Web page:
I had a strange result by accident when I tried my Fluke 99B S2, got around 500mV, but then realised it was in auto-ranging ohms mode, and not continuity. Put it in continuity, and it went right up to 3.2V!
Decided to try just ohms mode on a few other meters, and found pretty much the same thing; a compliance voltage of around 400-500mV, the one outlier I had there was the Tektronix DMM912 with ~850mV.
Obviously, using ohms instead of continuity has some drawbacks, like response speed, no audible signal (unless your meter has an audible output on %dev function, you could set that up), but it's worth bearing in mind, if you find something with continuity, check it with ohms too.
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Offline EEVblog

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Re: Multimeters With Low Ohms Function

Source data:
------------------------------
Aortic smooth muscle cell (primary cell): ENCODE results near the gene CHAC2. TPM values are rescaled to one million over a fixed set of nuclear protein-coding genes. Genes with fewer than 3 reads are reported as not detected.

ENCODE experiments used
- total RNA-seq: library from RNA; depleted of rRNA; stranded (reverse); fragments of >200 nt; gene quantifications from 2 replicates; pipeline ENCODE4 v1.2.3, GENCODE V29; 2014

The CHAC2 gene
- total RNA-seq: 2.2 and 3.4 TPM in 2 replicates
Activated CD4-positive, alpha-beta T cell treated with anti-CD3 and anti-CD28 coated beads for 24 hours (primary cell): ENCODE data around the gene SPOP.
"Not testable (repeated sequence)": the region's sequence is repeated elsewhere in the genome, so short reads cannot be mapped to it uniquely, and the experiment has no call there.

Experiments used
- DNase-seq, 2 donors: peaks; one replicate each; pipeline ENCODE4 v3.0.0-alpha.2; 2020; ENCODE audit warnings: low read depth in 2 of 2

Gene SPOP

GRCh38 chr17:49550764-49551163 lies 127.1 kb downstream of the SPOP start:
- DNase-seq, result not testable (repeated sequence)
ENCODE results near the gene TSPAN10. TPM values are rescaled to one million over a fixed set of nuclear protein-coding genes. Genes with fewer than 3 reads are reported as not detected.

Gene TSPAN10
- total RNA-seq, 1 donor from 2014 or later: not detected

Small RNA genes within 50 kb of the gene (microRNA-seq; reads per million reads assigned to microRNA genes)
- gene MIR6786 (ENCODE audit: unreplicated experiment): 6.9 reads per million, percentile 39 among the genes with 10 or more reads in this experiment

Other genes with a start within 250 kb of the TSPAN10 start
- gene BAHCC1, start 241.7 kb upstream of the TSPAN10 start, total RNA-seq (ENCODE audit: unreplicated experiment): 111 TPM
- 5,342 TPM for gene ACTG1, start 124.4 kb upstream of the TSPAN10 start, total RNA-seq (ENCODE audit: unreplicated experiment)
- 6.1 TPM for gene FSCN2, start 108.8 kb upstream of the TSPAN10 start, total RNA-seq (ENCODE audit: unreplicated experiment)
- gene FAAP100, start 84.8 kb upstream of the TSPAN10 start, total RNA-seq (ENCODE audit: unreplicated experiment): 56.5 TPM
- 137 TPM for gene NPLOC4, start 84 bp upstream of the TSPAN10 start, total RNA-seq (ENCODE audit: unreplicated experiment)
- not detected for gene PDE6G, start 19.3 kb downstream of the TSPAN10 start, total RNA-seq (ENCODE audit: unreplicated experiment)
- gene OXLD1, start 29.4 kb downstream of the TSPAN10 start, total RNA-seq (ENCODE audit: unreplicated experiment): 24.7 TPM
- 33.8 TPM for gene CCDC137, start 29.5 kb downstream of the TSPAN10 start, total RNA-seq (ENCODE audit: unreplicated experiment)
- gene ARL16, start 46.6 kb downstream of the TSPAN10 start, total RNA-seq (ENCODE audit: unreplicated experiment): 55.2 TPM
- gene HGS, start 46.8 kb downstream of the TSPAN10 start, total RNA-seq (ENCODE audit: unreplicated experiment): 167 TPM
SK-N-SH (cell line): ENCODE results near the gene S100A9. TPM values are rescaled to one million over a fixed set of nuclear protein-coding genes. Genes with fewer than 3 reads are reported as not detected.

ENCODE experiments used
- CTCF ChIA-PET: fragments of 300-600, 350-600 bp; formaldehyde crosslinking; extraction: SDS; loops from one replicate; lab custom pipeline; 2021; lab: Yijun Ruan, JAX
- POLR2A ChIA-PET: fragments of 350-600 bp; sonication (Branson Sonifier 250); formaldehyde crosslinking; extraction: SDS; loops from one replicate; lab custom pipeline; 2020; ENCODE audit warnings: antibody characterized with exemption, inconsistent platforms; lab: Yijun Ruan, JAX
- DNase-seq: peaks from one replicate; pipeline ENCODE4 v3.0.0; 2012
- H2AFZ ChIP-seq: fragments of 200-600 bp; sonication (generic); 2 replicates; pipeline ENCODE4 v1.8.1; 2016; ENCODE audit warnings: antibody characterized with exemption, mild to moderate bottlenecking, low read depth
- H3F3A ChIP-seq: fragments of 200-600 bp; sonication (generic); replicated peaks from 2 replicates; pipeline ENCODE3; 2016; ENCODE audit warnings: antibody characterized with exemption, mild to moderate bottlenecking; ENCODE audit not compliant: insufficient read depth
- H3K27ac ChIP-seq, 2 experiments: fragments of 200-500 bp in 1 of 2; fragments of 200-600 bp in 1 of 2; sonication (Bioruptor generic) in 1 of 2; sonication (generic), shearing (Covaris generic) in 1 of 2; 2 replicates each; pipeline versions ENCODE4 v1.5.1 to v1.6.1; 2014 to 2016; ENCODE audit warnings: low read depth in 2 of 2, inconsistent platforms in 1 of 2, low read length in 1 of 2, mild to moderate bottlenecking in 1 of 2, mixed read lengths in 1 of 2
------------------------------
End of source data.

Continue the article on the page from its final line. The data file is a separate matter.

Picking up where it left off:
« Reply #4 on: January 16, 2022, 02:25:05 am »
I'm thinking of a vidoe titled: "What happened to the Low Ohms Function?"
I could dig my original Soar out of the archives.
It would be interetsing to know what modern meters with have such a function, or have a complaince volatge under 0.6V?
 
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Offline EEVblog

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Re: Multimeters With Low Ohms Function
« Reply #5 on: January 16, 2022, 02:27:21 am »
This sent me down the rabbit hole investigating the continuity compliance voltage on all my meters (no small task!   :-DD  ).

I found some (to me) interesting results.

Most were in the range from 3-4.5V, with some outliers: F87V ~7V, Keithley 2015 6.6V, Gossen M242A 8.4V (running off 2 AA Ni-MH!), Fluke T5-1000 ~1.1V, UT139C 1.04V, and finally a winner-winner-chicken-dinner, the Mastech 2108A with 0.44V!